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Duke Energy will seek approval of a base rate hike

Duke Energy trucks lined up in two rows with Tropicana Field in the background
Lee Freedman
Duke Energy mobilized over 5,000 responders as the company prepared for power outages caused by fast-approaching Hurricane Idalia.

Duke Energy Florida will seek state approval of a three-year plan that would increase customers' base electric rates and expand solar-power generation. But the utility said it expects customers’ overall bills would decrease in 2025.

Duke Energy Florida will seek state approval of a three-year plan that would increase customers’ base electric rates and expand solar-power generation.

Duke on Wednesday notified the Florida Public Service Commission that it will seek to increase base rates by $596 million in 2025. The plan would increase the rates by an additional $95 million in 2026 and $127 million in 2027.

The utility, however, said it expects customers’ overall bills would decrease in 2025. That is because other current costs, such as costs related to storm recovery and purchasing power from other sources, will drop off customers’ bills at the end of 2024.

“DEF's (Duke Energy Florida’s) customers are receiving more reliable, resilient and cleaner energy,” the filing at the Public Service Commission said. “We are committed to continuing this trend of improving the reliability and resilience of our system. The company is also dedicated to delivering power in a cleaner and cost-effective manner while adapting to changing generation and grid realities.”

Duke will file a full rate proposal April 2, touching off a lengthy — and complicated — process of the commission, the state Office of Public Counsel and other parties examining the details. The Office of Public Counsel represents consumers in utility cases. Other parties, such as business groups, have intervened in past base-rate cases.

Ultimately, the commission would have to approve any base-rate increases. Duke is operating under a rate settlement that was reached in 2021 and will end this year.

Duke is the state’s second-largest utility behind Florida Power & Light. It expects to add about 35,000 customers a year, topping 2 million in 2025, according to the filing.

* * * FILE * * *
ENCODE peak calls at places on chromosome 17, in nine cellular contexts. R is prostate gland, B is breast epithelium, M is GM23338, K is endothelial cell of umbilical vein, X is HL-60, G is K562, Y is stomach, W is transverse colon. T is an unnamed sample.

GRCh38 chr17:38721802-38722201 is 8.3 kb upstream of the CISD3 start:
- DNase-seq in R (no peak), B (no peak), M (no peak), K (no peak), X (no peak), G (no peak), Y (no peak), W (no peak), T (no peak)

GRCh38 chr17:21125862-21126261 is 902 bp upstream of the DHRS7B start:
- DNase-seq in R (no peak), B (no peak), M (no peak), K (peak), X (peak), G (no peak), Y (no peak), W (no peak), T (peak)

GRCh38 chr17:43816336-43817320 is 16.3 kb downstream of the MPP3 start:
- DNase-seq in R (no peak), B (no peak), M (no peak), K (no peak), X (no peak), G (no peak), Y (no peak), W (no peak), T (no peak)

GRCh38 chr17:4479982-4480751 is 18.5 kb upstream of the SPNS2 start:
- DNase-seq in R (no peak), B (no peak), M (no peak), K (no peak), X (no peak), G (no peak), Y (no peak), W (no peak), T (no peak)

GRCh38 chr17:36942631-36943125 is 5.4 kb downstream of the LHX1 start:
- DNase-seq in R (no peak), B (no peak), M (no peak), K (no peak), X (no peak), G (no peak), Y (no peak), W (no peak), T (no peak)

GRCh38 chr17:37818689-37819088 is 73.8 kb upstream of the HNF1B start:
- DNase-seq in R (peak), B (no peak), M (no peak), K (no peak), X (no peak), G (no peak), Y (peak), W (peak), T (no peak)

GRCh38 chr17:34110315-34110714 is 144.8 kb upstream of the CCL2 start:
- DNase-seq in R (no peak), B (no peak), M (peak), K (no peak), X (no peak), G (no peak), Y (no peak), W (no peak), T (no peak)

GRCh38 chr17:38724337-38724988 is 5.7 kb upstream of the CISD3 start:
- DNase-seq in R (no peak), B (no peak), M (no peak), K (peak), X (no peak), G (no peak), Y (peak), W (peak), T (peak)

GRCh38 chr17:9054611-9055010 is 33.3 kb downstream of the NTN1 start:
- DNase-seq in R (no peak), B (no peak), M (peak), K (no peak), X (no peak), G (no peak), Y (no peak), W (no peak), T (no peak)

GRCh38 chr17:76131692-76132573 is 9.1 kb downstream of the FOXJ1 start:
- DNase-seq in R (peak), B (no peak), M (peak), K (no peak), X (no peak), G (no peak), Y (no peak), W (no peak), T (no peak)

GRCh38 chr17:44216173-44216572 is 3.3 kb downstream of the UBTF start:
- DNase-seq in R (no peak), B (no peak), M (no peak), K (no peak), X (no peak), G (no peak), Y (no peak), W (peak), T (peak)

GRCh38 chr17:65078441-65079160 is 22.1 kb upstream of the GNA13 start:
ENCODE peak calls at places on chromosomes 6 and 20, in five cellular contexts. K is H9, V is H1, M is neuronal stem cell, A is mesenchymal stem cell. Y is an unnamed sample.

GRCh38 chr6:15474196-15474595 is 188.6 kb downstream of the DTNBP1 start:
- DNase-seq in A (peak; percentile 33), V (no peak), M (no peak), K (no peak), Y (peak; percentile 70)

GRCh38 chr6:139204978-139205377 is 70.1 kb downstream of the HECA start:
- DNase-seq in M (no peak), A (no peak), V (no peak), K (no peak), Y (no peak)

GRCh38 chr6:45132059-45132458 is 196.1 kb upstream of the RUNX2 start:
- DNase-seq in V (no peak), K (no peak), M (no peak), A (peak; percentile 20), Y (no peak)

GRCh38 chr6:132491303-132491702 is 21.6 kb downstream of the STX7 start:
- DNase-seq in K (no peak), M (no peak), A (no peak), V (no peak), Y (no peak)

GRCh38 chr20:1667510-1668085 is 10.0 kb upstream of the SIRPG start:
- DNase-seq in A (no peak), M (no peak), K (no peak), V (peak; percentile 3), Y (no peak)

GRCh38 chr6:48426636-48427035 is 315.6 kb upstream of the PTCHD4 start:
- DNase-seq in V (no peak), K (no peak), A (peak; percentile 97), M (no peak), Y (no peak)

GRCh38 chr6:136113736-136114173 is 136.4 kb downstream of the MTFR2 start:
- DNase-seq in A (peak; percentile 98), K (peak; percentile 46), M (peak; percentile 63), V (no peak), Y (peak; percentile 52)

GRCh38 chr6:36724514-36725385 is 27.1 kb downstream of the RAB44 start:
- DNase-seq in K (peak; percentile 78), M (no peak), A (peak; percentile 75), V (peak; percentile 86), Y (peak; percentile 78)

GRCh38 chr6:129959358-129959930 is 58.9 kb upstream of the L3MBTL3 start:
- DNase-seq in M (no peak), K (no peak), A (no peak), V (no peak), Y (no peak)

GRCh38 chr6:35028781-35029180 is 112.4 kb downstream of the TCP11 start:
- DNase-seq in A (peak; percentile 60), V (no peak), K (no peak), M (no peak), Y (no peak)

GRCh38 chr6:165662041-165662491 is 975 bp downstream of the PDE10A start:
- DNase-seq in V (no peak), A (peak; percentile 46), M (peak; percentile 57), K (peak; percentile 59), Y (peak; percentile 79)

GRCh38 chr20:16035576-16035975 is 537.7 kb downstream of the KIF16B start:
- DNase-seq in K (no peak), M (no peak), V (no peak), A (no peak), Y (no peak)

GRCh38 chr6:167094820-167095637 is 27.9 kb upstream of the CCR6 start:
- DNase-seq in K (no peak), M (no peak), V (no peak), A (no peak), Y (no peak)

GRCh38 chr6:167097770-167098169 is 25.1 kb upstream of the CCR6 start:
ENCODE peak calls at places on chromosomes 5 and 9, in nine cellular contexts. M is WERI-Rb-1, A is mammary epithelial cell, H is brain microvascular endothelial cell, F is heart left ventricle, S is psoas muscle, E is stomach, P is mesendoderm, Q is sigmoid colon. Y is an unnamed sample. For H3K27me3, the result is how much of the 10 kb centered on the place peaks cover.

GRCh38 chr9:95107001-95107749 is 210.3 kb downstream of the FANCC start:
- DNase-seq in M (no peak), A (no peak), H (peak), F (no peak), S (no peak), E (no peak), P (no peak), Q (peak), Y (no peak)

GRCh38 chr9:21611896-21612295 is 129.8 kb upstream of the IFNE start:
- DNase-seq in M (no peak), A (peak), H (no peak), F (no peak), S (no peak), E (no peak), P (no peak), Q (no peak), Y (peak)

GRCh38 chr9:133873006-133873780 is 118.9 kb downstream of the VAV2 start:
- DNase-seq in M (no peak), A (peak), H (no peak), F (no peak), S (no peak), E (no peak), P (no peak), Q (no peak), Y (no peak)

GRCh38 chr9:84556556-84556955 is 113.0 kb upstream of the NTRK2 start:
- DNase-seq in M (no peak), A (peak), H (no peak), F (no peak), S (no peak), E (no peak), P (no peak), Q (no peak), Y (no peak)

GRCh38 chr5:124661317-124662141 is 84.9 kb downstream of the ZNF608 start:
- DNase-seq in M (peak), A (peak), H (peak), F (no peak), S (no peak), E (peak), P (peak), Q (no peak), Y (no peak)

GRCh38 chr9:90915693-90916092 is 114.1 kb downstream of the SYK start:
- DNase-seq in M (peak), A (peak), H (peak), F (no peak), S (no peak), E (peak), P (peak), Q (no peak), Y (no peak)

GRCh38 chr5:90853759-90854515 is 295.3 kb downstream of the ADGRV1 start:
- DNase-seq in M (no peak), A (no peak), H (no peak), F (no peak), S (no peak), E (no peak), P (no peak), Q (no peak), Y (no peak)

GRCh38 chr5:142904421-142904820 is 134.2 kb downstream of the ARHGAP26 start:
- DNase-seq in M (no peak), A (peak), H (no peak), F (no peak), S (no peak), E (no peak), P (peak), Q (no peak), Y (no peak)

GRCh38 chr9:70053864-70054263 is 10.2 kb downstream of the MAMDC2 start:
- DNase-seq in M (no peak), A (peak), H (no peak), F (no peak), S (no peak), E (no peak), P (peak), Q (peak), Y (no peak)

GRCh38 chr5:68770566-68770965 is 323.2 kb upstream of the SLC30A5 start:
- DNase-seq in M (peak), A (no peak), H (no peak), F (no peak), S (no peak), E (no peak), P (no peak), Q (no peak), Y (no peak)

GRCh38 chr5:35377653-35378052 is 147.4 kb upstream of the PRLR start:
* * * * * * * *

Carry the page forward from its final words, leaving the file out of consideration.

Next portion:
The plan includes spending $1.5 billion on solar-power projects, including 14 new 74.9-megawatt solar plants. Also, it includes spending $3.3 billion from 2025 through 2027 to bolster transmission and distribution systems.

“These (transmission and distribution) investments will ensure these systems can provide reliable and safe electric service directly to the customer under the transition to cleaner generation sources spread more widely across DEF's service area, including at the customer's own location from solar rooftop generation,” the filing said. “This requires DEF's transmission and distribution system to be more flexible to adjust to changes in (electric) load from different resources at increased varied times than any time before in DEF's long history of providing customers safe and reliable electric service.”

A closely watched issue in base-rate cases is the return on equity — a measure of profitability — that utilities are allowed to earn. The commission approves return-on-equity ranges. The Duke filing does not detail a proposed range, but it indicates the utility will seek a range with a “midpoint” of 11.15 percent.

“DEF's ability to earn a fair rate of return is crucial to DEF's ability to obtain the capital necessary to fund its investments for its customers in cost-effective, reliable electric generation, transmission and distribution facilities … under all market conditions,” the filing said. “DEF's proposed ROE (return on equity) also reflects the significant increase in interest rates in recent years.”

Customer bills are made up of a variety of costs, such as base rates, power-plant fuel expenses, storm-related costs and environmental-project costs. In addressing customer bills, utilities rely on a benchmark of residential customers who use 1,000 kilowatt hours of electricity a month.

Duke customers who use 1,000 kilowatt hours began paying $171.71 in January, down from the $183 in 2023. While Duke said it expects customer bills to decrease in 2025, the filing did not provide an estimated number.

“This proposal offers what our customers want — a more reliable energy system using cleaner energy,” Melissa Seixas, the utility’s state president, said in a prepared statement. “We are focused on making smart energy investments that leverage innovative technology to increase power plant efficiency and reduce outages.”

Jim Saunders is the Executive Editor of The News Service Of Florida.
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